An owner’s view
Julian Hill: “James May once described the TR6 as ‘the blokiest bloke’s car ever’, and I can’t think of a better way to sum it up. That 2.5-litre straight-six engine gives you a great feeling when you put your foot down. The rear of the car squats down and hugs the road before pulling away with bucketloads of torque. The deep rumble the straight six produces will make anyone smile. The lowdown driving position makes you feel as though you’re sitting directly on the road. It’s not the most spacious car, but even at 6ft 5in I can squeeze myself in.
“My TR6 is a 1973 PI CR, which made 125bhp when new. Every time I drive it, I grin from cheek to cheek, and I know that it will start first time every time. The only upgrade I’ve made is a twin-pipe sports exhaust to emphasise that deep growl as it resonates through the interior. The only issues I’ve had have been a leaky master cylinder, due to a perished seal, and the Lucas fuel pump giving up. An upgraded Bosch pump is much more suitable and removes the whining noise of the Lucas system.
“All in all, with where the classic car market is going, I can’t think of a more fun good-looking classic for the money. It’s a true gent of a car.”
What to watch out for
Engine: Overheating is a common issue, so make sure the example you’re interested in has a cooling system that’s in good condition and up to the job. The engine is generally robust, but its thrust washers aren’t strong. Don’t be immediately put off by high mileage but do make sure regular servicing has been carried out. If you’re interested in an example from across the pond, look out for poor carburettor operation, because it’s a common issue. When idling at 850rpm, make sure the engine is smooth and the revs don’t drop after idling for a few minutes.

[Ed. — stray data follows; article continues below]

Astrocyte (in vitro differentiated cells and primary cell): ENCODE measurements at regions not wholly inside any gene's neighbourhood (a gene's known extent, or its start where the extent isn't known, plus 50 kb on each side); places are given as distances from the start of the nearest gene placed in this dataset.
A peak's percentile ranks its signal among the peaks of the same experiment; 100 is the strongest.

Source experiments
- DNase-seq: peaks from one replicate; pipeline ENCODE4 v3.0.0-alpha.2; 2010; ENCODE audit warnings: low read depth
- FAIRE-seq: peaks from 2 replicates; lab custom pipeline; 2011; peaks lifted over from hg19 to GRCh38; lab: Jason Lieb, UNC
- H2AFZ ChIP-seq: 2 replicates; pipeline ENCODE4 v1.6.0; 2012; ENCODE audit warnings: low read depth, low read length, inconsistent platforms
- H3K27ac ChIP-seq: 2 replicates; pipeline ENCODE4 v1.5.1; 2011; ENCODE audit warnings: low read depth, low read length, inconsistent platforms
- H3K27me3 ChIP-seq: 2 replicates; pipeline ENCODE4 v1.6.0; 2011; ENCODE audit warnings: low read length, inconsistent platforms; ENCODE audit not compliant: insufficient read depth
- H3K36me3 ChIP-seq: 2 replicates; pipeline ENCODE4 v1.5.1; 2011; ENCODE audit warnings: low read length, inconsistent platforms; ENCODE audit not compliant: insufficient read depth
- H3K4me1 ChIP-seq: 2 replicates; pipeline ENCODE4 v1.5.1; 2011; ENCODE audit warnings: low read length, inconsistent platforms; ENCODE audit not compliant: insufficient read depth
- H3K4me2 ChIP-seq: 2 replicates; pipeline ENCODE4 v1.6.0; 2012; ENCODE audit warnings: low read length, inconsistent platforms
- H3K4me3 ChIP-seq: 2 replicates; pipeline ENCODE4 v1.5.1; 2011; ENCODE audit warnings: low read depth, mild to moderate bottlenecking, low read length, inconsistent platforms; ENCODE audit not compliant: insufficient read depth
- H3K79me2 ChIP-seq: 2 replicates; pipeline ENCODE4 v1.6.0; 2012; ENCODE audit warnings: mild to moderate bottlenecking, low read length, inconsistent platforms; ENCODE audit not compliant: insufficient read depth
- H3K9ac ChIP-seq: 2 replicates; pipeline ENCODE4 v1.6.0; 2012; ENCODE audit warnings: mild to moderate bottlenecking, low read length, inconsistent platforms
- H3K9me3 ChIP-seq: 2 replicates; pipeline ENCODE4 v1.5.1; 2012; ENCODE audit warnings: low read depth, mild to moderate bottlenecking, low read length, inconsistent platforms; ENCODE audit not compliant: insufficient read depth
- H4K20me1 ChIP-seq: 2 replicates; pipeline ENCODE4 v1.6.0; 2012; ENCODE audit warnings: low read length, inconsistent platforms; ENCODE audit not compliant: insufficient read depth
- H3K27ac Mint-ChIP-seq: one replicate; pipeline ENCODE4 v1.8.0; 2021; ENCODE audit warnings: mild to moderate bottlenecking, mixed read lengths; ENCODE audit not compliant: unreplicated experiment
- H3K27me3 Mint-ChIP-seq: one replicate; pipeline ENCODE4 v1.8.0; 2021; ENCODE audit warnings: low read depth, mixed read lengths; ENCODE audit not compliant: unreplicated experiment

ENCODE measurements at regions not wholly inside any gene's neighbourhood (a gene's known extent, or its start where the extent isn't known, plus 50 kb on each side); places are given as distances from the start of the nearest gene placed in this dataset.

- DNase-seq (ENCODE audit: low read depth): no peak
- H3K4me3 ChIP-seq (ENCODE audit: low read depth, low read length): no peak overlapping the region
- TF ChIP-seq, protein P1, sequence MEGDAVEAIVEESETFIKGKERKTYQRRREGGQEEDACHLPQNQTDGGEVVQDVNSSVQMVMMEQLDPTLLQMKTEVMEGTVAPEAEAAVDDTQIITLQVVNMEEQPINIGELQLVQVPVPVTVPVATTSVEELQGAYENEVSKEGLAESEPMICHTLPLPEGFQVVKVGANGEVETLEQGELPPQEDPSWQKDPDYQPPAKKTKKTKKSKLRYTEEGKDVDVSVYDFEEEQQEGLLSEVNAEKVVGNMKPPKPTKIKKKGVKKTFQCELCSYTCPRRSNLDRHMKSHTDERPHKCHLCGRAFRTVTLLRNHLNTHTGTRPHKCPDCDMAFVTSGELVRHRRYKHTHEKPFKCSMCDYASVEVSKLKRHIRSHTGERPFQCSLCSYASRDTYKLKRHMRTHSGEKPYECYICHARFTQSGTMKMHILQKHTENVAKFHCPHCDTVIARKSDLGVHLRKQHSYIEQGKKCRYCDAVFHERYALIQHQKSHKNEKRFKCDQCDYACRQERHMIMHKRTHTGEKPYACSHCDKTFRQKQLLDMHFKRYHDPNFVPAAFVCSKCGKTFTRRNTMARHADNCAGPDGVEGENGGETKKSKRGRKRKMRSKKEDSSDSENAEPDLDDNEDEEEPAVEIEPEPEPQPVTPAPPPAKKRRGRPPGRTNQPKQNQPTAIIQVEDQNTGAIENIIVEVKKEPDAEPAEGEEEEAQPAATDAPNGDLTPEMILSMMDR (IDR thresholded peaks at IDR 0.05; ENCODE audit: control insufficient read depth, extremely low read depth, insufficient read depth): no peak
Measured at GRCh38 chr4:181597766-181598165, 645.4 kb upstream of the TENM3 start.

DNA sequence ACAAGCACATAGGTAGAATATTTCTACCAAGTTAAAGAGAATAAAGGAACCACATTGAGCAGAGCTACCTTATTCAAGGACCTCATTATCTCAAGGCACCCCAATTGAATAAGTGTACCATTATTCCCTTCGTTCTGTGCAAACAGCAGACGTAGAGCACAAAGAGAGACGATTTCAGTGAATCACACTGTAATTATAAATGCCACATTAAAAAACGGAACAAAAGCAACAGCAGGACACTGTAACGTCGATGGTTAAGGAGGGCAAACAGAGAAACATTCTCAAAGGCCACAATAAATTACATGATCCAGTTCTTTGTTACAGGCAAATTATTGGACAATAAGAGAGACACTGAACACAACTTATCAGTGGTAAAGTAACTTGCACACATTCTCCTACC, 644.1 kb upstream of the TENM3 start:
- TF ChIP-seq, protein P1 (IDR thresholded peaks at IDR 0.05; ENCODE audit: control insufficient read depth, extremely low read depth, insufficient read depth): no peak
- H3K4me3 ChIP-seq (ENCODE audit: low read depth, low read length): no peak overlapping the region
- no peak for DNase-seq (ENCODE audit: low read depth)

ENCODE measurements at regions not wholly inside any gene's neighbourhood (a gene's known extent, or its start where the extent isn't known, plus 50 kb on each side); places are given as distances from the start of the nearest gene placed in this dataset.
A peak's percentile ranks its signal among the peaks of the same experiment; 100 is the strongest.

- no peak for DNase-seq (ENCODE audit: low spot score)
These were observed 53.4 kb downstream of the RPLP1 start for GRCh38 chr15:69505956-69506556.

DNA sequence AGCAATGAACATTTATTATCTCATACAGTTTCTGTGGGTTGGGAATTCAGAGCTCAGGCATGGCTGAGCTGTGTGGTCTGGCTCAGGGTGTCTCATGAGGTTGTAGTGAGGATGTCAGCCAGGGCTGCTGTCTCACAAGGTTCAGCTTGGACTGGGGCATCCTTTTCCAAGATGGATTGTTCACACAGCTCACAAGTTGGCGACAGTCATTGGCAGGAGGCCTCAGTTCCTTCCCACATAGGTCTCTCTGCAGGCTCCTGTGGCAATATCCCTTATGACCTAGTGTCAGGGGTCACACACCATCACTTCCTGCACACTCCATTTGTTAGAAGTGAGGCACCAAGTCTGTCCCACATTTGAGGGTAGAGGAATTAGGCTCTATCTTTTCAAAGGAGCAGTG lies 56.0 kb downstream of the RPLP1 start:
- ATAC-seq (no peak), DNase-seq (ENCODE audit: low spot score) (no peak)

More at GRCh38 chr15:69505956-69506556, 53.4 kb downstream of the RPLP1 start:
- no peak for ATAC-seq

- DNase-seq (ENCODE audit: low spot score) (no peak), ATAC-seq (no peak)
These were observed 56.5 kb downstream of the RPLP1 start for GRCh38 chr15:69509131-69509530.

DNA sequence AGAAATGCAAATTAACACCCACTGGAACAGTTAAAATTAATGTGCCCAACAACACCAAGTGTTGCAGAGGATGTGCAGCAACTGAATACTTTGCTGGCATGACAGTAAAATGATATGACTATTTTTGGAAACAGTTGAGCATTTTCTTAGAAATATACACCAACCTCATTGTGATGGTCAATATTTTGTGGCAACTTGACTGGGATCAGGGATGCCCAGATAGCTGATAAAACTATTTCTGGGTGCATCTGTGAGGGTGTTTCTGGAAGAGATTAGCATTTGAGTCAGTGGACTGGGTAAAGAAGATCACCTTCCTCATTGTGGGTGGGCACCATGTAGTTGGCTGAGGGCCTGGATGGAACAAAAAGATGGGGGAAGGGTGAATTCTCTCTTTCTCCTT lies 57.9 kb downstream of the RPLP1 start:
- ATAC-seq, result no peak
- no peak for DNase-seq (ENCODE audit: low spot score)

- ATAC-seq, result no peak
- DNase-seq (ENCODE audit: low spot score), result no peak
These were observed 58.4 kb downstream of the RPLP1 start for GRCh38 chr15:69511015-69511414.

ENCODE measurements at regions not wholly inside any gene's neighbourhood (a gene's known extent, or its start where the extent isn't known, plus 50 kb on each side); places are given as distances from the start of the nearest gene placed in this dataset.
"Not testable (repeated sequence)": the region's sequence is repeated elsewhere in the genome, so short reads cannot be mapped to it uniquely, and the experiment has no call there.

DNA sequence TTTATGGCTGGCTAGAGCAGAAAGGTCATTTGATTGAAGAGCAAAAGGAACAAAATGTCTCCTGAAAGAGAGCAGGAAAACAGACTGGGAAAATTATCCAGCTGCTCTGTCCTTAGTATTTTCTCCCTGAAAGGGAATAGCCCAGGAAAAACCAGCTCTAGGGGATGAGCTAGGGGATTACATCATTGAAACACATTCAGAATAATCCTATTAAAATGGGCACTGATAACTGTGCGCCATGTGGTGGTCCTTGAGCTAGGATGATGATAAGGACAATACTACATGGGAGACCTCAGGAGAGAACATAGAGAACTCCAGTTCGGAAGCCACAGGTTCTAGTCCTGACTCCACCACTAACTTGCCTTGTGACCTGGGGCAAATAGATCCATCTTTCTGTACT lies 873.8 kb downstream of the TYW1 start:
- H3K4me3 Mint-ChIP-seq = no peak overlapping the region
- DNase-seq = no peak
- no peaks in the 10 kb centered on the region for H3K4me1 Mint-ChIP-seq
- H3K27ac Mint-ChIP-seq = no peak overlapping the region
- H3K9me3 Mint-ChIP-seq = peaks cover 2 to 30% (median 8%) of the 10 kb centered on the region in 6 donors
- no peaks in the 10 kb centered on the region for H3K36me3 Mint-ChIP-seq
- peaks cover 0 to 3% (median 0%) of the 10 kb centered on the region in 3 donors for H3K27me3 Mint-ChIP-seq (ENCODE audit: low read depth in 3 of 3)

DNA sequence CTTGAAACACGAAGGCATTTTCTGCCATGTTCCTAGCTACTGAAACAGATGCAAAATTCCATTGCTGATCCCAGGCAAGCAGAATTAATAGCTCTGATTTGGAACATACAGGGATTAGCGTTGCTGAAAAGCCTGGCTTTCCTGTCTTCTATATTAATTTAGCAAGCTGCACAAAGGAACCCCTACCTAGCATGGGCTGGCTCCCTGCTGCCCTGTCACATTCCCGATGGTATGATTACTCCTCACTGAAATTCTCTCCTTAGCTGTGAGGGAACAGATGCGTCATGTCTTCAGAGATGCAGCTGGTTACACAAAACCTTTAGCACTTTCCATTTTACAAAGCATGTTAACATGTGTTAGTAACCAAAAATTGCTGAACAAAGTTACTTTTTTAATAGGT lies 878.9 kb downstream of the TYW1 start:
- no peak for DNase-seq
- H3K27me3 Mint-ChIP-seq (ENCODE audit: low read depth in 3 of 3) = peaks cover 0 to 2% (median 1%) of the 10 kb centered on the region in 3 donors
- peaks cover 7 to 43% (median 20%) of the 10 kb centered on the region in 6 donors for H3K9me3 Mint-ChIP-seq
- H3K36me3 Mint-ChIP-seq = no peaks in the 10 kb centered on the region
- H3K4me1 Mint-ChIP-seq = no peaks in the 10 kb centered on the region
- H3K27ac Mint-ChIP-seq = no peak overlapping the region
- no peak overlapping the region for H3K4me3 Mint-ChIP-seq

Gearbox: Sloppy shifts identify a worn gearbox. The overdrive function, particularly on earlier cars, can experience faults.
Electrics: Although the electrics are thankfully simple, frayed wiring and damaged looms can still cause problems.
Rust: Red flags include bubbling paintwork, the vulnerable areas being under the carpets, behind the rear seats and around the front quarter panels. Look out for a rusted frame around the rear suspension’s trailing arms and where the differential attaches to the frame. Also check the engine compartment, because various fluids may have removed paint, allowing corrosion to set in. A professional respray is worth looking out for and will help you sleep better at night.
Also worth knowing
In the US and Canada, the TR6 received even less power, again due to emissions regulations, specifically 104bhp. Unsurprisingly, these cars also have a lower top speed, dropping from 118mph (stated for 150bhp cars) to 107mph. Changes under the bonnet include the use of twin ZenithStromberg carburettors instead of the fuel injection we got in the UK.
How much should I spend?
£6000-£9999: Restoration projects and runners in rough conditions. £10,000-£12,999 Left-hand-drive cars with mileages of around 70,000.
£13,000-£15,999: More export models but in better conditions and with lower mileages.
£16,000-£19,999: UK-market cars with mileages of around 70,000.
£20,000-£29,999: UK cars in desirable specifications. Mileages drop to 50,000.
£30,000 and above: Cars in exceptional condition and/or with an unusually low mileage.
One we found
Triumph TR6, 1974, 46,000 miles, £29,995: With its Pimento Red paint, this TR6 is a looker. It’s in great condition and hasn’t covered too many miles. In fact, the dealer says it has done fewer than 100 since 2006. It has recently been fully serviced, too.